Only three brains in the world can understand the language of the Maypure people, and two of them belong to parrots.
This week visitors to London's Serpentine Gallery will be able to hear Maypure spoken for, as far as anyone knows, the first time in Britain - albeit in a limited way, as parrots tend to have a limited vocabulary.
The parrots feature in one piece of work by American artist Rachel Berwick, who became intrigued by the story of the language, rescued from the South American rain forest by the great 18th century explorer Alexander von Humboldt.
Maypure originated from the lands around the Orinoco River in what is now Venezuela, but disappeared when the tribe was murdered by a rival group of Caribbean Indians in the last years of the 18th century.
On to the scene stepped German naturalist and explorer von Humboldt, who was astonished to hear a strange language spoken not by the Maypure people, who were dead, but by their talkative pet parrots. The birds had been captured by the rival tribe but continued to mimic the speech of their dead owners.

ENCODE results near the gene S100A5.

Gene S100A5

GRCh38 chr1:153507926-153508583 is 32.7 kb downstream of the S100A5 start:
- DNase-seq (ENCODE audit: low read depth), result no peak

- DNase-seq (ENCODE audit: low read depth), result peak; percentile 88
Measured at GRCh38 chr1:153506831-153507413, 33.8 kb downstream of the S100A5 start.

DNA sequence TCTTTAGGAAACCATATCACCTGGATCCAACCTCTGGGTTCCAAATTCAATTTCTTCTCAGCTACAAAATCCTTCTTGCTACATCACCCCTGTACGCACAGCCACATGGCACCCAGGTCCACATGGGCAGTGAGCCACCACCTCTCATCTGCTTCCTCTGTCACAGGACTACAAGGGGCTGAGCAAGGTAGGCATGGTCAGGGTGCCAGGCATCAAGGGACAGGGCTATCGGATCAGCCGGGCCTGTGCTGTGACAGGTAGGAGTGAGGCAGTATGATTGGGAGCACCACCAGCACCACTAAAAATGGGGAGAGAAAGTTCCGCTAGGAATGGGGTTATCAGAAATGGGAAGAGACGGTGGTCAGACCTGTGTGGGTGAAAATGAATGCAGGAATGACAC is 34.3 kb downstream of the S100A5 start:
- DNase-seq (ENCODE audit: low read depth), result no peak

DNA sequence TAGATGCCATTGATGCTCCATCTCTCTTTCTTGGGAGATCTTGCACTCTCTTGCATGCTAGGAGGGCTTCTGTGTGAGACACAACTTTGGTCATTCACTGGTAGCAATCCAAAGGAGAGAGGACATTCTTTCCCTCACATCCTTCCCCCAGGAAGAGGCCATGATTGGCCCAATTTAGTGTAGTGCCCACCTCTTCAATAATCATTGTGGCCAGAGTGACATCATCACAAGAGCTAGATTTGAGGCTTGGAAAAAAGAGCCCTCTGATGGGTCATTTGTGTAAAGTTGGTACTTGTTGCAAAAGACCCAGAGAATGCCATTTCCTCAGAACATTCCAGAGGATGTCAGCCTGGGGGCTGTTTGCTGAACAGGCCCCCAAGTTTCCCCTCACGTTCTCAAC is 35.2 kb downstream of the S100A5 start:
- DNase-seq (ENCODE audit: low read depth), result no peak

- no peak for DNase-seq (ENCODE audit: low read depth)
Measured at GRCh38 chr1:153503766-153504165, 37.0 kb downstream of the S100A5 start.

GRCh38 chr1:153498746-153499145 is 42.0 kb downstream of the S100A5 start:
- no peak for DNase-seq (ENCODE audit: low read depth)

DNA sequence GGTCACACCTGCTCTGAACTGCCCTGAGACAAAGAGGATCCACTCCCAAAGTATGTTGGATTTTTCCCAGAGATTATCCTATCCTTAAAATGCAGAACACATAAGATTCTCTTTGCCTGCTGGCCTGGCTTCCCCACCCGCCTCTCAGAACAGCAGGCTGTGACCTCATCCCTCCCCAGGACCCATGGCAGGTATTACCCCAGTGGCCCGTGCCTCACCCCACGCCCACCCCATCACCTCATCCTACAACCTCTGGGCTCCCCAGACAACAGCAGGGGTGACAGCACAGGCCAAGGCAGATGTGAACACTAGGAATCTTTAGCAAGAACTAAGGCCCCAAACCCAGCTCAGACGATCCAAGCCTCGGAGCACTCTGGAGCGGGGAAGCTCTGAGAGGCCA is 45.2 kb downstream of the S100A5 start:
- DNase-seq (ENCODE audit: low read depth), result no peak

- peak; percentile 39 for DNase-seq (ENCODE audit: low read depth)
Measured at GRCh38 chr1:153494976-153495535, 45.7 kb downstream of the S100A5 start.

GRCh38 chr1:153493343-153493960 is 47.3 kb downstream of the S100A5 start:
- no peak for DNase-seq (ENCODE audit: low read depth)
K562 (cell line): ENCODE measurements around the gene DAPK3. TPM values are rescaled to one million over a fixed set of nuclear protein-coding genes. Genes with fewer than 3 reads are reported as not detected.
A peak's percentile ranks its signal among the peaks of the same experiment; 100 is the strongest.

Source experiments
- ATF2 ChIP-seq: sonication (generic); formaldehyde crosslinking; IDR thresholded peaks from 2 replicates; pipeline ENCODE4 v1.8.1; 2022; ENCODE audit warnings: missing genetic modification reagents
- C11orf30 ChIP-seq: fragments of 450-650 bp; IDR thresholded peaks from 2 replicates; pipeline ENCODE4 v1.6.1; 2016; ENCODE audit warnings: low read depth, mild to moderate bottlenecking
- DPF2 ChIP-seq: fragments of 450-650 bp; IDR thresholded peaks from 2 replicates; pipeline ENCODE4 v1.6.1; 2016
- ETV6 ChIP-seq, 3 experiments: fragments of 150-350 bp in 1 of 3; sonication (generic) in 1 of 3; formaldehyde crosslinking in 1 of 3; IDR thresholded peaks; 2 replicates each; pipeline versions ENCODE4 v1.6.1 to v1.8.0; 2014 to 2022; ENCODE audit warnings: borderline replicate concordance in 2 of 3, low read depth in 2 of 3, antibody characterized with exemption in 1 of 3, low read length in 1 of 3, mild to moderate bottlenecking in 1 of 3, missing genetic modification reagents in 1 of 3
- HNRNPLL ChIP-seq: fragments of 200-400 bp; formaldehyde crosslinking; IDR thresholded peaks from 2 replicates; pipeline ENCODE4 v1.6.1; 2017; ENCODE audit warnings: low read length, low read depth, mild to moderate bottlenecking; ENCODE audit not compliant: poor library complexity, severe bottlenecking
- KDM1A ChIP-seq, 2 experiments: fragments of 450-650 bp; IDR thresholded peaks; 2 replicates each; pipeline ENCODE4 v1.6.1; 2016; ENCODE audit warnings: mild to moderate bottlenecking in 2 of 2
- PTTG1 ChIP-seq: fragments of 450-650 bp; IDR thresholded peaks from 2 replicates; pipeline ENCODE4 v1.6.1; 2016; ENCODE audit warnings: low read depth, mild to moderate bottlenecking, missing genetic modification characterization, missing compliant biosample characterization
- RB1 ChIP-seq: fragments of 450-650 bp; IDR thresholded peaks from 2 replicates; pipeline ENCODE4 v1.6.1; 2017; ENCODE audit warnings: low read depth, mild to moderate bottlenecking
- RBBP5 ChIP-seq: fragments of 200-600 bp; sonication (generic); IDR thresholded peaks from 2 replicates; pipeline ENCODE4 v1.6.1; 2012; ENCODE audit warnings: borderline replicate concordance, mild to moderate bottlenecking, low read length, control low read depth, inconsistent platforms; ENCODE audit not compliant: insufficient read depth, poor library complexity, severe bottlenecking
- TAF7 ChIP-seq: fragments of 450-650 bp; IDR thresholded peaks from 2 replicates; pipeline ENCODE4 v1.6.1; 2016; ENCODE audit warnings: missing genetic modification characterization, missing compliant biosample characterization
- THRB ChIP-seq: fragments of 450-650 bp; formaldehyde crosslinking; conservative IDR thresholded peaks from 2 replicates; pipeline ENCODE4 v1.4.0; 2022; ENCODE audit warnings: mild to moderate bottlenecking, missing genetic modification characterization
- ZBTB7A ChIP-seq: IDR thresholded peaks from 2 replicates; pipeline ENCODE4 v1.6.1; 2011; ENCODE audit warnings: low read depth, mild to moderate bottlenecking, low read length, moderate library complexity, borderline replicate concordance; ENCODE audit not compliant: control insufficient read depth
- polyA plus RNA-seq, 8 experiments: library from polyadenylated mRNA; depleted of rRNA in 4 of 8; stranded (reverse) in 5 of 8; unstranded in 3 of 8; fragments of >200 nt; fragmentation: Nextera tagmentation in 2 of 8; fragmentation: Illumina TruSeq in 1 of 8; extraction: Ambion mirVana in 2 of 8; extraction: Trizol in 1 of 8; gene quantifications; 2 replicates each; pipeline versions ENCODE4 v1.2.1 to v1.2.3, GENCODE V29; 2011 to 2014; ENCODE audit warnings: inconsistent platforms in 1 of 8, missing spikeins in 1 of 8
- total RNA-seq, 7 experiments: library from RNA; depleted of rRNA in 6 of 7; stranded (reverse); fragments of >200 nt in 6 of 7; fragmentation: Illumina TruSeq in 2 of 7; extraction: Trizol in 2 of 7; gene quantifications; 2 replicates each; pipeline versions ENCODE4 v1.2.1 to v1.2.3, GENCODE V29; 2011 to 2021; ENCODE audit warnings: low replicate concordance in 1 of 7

Von Humboldt realised they were the sole surviving repository of the language, brought one of the birds back to Europe and proceeded to phonetically record the parrot's vocabulary.
That was in 1799. Two hundred years later, Rachel Berwick was so taken with the story that she decided to resurrect the dead language - with the appropriate ornithological help.
The results can be seen, and heard, at the Serpentine Gallery in Hyde Park, London, from Tuesday, in an exhibition entitled The Greenhouse Effect, about the way contemporary artists are reinterpreting the classical subject of nature in art.
Ms Berwick, 37, said: "I have often worked with ideas of loss and extinction and this was, for me, too good to pass up. I needed to do a piece about it."
She spent nearly two years in research based on von Humboldt's phonetic transcriptions, preparing the parrots, a blue-front and an orange-wing which come from the Amazon, and teaching them words of the Maypure tribe.
The story of the lost Maypure tribe was mentioned by the English writer W H Hudson about 60 years after von Humboldt visited South America. Douglas Botting, a more recent biographer of von Humboldt, had never heard the parrot story before but he said that it rang true.
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